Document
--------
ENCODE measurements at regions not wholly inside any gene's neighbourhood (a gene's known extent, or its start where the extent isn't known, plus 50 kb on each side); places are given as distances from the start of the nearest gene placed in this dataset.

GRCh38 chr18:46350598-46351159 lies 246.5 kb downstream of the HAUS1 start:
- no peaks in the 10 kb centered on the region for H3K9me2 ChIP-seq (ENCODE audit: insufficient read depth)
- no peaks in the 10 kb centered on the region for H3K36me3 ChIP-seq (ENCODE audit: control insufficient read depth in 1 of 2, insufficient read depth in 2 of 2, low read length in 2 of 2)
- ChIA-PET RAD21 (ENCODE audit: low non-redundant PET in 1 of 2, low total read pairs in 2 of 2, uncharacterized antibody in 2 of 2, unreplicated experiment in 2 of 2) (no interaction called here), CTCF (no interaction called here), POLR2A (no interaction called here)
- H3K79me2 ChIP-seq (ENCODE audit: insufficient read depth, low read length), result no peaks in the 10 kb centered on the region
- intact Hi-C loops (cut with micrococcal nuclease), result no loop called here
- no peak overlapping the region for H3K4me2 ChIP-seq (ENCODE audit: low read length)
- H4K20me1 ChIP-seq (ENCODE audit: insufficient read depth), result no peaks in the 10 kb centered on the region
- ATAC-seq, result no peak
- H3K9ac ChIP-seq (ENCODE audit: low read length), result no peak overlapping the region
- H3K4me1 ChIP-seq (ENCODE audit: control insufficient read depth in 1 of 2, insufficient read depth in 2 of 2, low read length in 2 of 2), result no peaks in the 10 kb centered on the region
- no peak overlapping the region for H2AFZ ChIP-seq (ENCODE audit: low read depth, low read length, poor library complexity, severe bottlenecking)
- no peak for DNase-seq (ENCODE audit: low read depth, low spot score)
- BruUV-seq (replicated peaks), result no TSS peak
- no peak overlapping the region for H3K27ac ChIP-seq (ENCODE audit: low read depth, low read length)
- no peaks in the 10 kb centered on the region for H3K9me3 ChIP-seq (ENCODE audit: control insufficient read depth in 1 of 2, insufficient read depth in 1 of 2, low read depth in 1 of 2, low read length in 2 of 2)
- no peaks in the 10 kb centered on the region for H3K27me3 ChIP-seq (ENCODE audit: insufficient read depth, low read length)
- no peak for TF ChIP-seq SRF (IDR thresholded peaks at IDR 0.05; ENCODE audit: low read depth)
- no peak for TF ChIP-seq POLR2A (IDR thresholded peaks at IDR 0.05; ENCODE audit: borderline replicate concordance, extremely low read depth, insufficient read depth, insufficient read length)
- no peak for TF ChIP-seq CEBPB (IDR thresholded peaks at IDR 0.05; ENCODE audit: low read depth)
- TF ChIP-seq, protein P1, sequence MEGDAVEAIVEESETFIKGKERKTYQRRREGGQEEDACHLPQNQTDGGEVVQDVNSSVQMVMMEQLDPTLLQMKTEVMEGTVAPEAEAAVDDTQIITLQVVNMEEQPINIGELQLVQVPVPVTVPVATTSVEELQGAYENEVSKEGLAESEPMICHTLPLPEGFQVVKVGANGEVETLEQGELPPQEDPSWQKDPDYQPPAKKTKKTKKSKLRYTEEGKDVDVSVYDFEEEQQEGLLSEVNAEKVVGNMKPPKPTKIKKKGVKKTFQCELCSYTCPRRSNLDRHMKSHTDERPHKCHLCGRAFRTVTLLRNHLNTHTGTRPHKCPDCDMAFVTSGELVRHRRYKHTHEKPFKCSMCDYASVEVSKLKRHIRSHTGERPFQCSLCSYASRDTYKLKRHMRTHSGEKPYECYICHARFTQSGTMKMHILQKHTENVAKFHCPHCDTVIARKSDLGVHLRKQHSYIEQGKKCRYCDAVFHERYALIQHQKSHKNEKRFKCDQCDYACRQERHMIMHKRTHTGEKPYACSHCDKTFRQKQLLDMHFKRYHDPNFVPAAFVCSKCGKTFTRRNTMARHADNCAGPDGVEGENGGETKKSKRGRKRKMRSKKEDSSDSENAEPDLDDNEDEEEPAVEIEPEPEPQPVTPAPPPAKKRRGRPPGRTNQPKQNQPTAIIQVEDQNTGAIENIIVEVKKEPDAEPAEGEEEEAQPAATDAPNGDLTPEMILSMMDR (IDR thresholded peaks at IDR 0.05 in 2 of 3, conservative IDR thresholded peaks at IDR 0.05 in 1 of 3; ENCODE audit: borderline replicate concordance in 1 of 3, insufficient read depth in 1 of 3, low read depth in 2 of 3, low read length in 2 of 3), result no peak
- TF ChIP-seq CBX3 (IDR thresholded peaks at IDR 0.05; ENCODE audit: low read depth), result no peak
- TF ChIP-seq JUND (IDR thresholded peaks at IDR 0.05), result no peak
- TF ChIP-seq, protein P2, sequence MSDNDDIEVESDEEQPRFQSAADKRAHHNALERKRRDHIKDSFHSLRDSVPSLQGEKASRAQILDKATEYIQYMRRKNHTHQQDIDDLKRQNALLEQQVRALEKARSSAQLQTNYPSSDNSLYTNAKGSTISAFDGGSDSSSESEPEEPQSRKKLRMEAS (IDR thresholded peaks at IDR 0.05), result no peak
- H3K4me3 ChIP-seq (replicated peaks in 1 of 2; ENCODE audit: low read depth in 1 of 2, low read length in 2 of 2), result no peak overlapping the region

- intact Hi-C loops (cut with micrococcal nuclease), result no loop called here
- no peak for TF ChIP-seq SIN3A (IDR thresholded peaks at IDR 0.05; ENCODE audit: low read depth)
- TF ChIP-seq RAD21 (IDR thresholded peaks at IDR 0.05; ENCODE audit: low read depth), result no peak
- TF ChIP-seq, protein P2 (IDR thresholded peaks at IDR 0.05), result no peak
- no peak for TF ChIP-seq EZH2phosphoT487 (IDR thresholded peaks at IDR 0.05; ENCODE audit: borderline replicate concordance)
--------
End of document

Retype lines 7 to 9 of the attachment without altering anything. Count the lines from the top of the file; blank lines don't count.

- intact Hi-C loops (cut with micrococcal nuclease), result no loop called here
- no peak overlapping the region for H3K4me2 ChIP-seq (ENCODE audit: low read length)
- H4K20me1 ChIP-seq (ENCODE audit: insufficient read depth), result no peaks in the 10 kb centered on the region